I hope these little tips help you to clear your mind. Please let me know if they did and what else you think are reasons to quit a programming job. I’d love to read about you in the comments.

This post was originally published on programmergoals.com


But wait, there’s more!

Posted on by:

_patrickgod profile

Patrick God

@_patrickgod

Into code as long as I can remember. First games, then web, now both. Located in the sweet Taunus-region in Germany. Always eager to learn, create and teach something new.

Discussion

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My reason for quitting my job is there is no productive work.. Same set of processes goes on for every task. I've already wasted a year here, and I've quit. 25th October is my last day working here. 😊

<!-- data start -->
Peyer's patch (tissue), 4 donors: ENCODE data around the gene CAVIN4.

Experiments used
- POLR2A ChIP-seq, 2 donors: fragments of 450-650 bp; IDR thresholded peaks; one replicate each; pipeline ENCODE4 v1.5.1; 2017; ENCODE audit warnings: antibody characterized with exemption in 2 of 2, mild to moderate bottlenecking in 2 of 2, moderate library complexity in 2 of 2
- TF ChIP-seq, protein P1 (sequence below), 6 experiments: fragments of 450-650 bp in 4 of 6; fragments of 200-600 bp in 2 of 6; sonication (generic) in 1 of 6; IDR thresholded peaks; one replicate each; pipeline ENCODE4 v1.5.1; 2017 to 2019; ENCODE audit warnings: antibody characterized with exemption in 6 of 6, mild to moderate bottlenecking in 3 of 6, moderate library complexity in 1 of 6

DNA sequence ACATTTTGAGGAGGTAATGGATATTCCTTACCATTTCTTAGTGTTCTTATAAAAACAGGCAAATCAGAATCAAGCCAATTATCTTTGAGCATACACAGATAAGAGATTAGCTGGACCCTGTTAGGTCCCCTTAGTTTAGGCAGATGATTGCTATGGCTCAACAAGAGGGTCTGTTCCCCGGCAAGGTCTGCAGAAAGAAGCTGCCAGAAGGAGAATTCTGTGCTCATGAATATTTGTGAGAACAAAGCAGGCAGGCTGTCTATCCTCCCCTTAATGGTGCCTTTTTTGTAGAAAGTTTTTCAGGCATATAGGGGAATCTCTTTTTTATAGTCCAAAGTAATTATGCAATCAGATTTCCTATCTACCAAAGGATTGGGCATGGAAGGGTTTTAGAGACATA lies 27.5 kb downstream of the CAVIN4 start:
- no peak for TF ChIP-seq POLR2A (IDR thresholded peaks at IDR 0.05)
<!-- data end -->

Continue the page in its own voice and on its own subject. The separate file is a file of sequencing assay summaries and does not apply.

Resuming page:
Hi Aalind, Thank you for sharing this with us. It is terrible not to be able to develop personally because you cannot be productive. And if you're waiting for too long it can be hard to have the guts to apply for another position. So, kudos to you, Sir!

 

To sum it all up, quit your job if:

  1. You live for the weekends and working hours feel like torture.
  2. Your credit card bills are bigger than whatever left of your salary during the mid of the month.
  3. Your entire day sucks if you forgot your headphones/earphones at home.
 

Absolutely. Great list! :)

 
 

while there was alot of "you are not alone" moments while reading this article, NO3 was the best one.

 

I basically quit my job after working for a company for 3.6 years, my salary was low and even after working my a** out, and talking to my supervisor, I got a load of promises regarding promotion and pay hike, finally decided to to do something about it and got an offer.